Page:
[Page 7] New. It rained today. Also yesterday. Likewise - every day since I left Decize early one Thanksgiving day morning. It certainly is beyond me; I can't understand where all the water comes from. Very luckily it's not very cold, at least not as cold as last year. Perhaps this is because we're just outside of Verdun - and Verdun has been a pretty warm place for some four years. (What a rotten joke!) Some day - if a friend's camera (he's one of the few that can


[Page 8] have them) was working well and films are good. I'll send you a picture of a friend of mine - a very dear one. Also - I'm a part of the same picture - but that doesn't matter. This little fellow - he's only four has just about adopted me, and has been the cause of my stealing much lump sugar from the mess at Decize. I don't use it in my coffee - so I guess that it's not very wrong to put it in pocket. But about Jean. He's a peach. I'd like to pack him up and take him home for a souvenir - but his


[Page 9] Mother might object. Anyway - we are mighty good friends, Jean and I, and I play a sort of combination daddy, big brother and uncle to him - even though he doesn't understand my wild French very well. You both would love the kiddie. Wish it would stop raining for a while. There isn't much news to write, except the endless patter on the tar-paper roof. This good paper makes a fellow want to keep right on writing - even if there isn't anything to say. News - no - Rumor. Some one said that he heard some one tell of someone who had heard that


[Page 10] perhaps they would sometime or other close the school at Decize. I can't put much stock in the story, though it is nice to think about - for shortly after the armistice was signed - orders came by phone to effect that it would continue full blast for one year at least and make preparations for two. Be that as it may - this trip will come to an end before long - and then it's back to Decize, where I expect to complete a road that I am building. We are hoping that by some chance we may pass through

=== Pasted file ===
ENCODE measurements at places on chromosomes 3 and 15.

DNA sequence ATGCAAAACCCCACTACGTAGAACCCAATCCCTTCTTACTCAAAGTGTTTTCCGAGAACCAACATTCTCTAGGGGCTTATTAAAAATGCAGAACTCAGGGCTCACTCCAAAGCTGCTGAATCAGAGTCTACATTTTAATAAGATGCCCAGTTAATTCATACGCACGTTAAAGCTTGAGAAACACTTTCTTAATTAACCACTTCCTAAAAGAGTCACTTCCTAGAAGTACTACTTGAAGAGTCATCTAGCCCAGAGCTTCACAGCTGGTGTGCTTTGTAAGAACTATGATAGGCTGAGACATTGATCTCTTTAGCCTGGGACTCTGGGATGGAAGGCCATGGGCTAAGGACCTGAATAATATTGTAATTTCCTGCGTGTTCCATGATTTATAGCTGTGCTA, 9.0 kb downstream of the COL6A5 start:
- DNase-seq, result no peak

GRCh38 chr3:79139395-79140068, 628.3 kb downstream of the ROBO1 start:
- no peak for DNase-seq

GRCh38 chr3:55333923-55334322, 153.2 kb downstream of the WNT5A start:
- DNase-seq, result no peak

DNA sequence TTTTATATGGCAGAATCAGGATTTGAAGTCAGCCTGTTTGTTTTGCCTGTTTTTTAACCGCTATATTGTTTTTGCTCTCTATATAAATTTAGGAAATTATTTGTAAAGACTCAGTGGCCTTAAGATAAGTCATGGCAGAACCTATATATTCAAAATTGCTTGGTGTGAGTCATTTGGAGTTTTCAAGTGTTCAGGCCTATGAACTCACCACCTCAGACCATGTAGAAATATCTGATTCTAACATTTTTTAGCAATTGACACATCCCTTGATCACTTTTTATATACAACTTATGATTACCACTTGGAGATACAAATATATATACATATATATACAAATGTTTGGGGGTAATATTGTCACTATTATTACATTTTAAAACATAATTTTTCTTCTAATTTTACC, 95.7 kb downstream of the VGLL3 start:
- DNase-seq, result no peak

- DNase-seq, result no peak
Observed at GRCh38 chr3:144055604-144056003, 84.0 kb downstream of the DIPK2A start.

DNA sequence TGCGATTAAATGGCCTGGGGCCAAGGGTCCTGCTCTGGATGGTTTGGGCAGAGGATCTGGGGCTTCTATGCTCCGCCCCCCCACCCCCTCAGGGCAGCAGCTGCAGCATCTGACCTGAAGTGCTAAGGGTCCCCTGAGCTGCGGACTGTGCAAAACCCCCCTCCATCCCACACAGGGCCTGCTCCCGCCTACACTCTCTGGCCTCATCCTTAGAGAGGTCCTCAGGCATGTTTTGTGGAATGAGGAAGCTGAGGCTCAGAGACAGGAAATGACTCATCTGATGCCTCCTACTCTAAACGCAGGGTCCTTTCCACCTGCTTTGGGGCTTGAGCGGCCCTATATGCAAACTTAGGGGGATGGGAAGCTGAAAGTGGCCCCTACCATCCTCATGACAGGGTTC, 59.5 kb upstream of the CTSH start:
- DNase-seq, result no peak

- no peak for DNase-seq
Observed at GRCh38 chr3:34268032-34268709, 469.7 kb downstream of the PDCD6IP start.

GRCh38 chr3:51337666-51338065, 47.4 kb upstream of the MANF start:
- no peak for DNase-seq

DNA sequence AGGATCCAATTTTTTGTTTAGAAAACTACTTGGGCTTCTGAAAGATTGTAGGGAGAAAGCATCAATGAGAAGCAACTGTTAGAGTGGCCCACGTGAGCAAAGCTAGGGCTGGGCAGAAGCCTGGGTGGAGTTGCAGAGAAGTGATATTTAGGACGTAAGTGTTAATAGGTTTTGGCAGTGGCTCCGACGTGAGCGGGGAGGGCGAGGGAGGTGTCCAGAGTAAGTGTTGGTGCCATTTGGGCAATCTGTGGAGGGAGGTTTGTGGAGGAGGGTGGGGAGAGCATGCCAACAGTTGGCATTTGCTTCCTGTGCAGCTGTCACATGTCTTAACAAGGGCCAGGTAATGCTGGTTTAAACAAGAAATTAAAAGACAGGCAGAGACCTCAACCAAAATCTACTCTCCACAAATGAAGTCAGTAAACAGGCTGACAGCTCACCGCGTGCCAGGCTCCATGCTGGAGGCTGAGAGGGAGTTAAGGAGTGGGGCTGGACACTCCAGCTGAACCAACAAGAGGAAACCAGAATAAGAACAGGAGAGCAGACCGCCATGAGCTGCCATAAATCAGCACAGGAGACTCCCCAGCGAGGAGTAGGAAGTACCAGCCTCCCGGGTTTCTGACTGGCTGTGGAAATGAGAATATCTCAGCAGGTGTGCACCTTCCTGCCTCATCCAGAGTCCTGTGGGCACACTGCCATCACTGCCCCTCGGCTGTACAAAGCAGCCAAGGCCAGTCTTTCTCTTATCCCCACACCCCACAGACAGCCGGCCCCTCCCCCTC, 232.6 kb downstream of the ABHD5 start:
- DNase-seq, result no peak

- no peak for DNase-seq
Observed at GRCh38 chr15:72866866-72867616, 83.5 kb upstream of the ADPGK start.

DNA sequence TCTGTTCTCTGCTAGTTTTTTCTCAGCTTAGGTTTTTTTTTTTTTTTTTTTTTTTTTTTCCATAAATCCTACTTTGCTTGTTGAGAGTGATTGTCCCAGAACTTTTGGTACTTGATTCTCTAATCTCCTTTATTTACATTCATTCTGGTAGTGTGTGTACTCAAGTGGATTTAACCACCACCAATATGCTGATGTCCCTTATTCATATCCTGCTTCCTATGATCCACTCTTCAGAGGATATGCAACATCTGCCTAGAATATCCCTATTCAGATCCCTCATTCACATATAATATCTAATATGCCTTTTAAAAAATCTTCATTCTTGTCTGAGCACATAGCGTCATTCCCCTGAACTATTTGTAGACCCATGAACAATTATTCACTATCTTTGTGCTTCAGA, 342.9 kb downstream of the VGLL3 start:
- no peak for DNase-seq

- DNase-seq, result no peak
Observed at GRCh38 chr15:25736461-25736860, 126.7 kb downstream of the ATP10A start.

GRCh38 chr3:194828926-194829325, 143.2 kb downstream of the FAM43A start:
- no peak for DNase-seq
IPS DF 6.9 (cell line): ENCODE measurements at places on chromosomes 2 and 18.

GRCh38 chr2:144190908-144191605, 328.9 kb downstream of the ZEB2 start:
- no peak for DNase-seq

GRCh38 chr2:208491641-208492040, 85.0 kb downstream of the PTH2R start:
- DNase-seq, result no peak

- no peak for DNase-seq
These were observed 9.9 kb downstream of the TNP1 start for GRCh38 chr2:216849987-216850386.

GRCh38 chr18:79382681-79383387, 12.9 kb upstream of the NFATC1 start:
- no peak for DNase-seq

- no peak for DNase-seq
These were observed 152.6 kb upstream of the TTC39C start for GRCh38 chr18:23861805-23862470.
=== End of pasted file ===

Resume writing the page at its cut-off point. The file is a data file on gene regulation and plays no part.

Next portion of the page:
[Page 11] Paris while Wilson is there - not much luck - but still we hope. Have I told you that I am qualifying rapidly to join Ramsey's (Henschel) service? (Engineers-110th?) It's only too true. The school needs gravel, and the prettiest gravel is located by the river - about a kilometer from the road. That's the catch. Being a remarkably fine demonstration and lecturer on convoy work - someone has the idea that I can build roads - so I do. It's a wonderful job. The cowpath that will some day be a rock road winds up and down hill - across two creeks and


[Page 12] and through three hundred metres of sand. Five Quad trucks were wrecked there before I acquired the job. My eleven men work pretty well, and some day we shall have a real, honest-to-goodness touring car road there. A do-gone tough job for some one who isn't an engineer - but it's lots of fun in a way. That's enough for one letter. Be real nice, please, and both of you send me a great big, long letter. Lots of love - and hugs and kisses - oh - bushels of 'em. Ned. (James Edward Henschel)

From the service of James E. (Ned) Henschel, Co. B Reserve Mallet--French Army, American Field Service, Quartermaster Corps, General Hdgts., and Motor Transport Co. 831.
Date December 13, 1918
Year Range from 1918
Year Range to 1918
People Henschel, James (Ned) Edward
Subjects World War I
Letters (Home)